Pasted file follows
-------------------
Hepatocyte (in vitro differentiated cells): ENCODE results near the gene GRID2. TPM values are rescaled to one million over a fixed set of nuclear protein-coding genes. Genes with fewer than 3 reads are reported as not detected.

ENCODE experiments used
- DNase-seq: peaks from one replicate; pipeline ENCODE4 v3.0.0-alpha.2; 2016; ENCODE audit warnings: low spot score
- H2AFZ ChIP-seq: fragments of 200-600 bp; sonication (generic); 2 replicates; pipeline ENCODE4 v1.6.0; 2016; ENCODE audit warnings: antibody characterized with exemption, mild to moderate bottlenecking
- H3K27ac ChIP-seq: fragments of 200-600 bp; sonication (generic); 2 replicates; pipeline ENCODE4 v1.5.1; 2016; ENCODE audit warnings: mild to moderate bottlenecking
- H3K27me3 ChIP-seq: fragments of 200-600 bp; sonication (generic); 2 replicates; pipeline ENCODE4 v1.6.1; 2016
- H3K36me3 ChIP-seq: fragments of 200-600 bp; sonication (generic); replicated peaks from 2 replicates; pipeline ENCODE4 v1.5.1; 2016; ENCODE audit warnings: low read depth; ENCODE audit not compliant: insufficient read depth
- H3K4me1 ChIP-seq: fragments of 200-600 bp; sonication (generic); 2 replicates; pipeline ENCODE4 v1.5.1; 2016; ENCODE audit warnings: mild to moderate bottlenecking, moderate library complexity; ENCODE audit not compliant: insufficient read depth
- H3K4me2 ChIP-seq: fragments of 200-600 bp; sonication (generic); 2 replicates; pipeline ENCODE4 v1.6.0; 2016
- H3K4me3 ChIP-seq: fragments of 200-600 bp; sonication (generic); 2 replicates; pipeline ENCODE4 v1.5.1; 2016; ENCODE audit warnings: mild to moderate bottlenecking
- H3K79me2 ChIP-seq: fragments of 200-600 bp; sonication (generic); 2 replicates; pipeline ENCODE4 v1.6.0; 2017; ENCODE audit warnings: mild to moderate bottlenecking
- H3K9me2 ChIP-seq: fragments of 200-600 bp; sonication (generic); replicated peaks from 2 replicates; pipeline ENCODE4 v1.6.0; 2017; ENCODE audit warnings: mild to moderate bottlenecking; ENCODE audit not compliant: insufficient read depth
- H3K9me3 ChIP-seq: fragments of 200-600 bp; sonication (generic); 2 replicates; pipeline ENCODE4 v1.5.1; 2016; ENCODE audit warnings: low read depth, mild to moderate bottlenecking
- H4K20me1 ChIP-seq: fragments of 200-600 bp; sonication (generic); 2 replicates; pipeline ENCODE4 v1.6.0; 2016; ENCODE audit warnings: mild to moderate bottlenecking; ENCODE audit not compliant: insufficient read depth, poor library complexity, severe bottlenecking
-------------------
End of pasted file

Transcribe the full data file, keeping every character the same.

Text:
Hepatocyte (in vitro differentiated cells): ENCODE results near the gene GRID2. TPM values are rescaled to one million over a fixed set of nuclear protein-coding genes. Genes with fewer than 3 reads are reported as not detected.

ENCODE experiments used
- DNase-seq: peaks from one replicate; pipeline ENCODE4 v3.0.0-alpha.2; 2016; ENCODE audit warnings: low spot score
- H2AFZ ChIP-seq: fragments of 200-600 bp; sonication (generic); 2 replicates; pipeline ENCODE4 v1.6.0; 2016; ENCODE audit warnings: antibody characterized with exemption, mild to moderate bottlenecking
- H3K27ac ChIP-seq: fragments of 200-600 bp; sonication (generic); 2 replicates; pipeline ENCODE4 v1.5.1; 2016; ENCODE audit warnings: mild to moderate bottlenecking
- H3K27me3 ChIP-seq: fragments of 200-600 bp; sonication (generic); 2 replicates; pipeline ENCODE4 v1.6.1; 2016
- H3K36me3 ChIP-seq: fragments of 200-600 bp; sonication (generic); replicated peaks from 2 replicates; pipeline ENCODE4 v1.5.1; 2016; ENCODE audit warnings: low read depth; ENCODE audit not compliant: insufficient read depth
- H3K4me1 ChIP-seq: fragments of 200-600 bp; sonication (generic); 2 replicates; pipeline ENCODE4 v1.5.1; 2016; ENCODE audit warnings: mild to moderate bottlenecking, moderate library complexity; ENCODE audit not compliant: insufficient read depth
- H3K4me2 ChIP-seq: fragments of 200-600 bp; sonication (generic); 2 replicates; pipeline ENCODE4 v1.6.0; 2016
- H3K4me3 ChIP-seq: fragments of 200-600 bp; sonication (generic); 2 replicates; pipeline ENCODE4 v1.5.1; 2016; ENCODE audit warnings: mild to moderate bottlenecking
- H3K79me2 ChIP-seq: fragments of 200-600 bp; sonication (generic); 2 replicates; pipeline ENCODE4 v1.6.0; 2017; ENCODE audit warnings: mild to moderate bottlenecking
- H3K9me2 ChIP-seq: fragments of 200-600 bp; sonication (generic); replicated peaks from 2 replicates; pipeline ENCODE4 v1.6.0; 2017; ENCODE audit warnings: mild to moderate bottlenecking; ENCODE audit not compliant: insufficient read depth
- H3K9me3 ChIP-seq: fragments of 200-600 bp; sonication (generic); 2 replicates; pipeline ENCODE4 v1.5.1; 2016; ENCODE audit warnings: low read depth, mild to moderate bottlenecking
- H4K20me1 ChIP-seq: fragments of 200-600 bp; sonication (generic); 2 replicates; pipeline ENCODE4 v1.6.0; 2016; ENCODE audit warnings: mild to moderate bottlenecking; ENCODE audit not compliant: insufficient read depth, poor library complexity, severe bottlenecking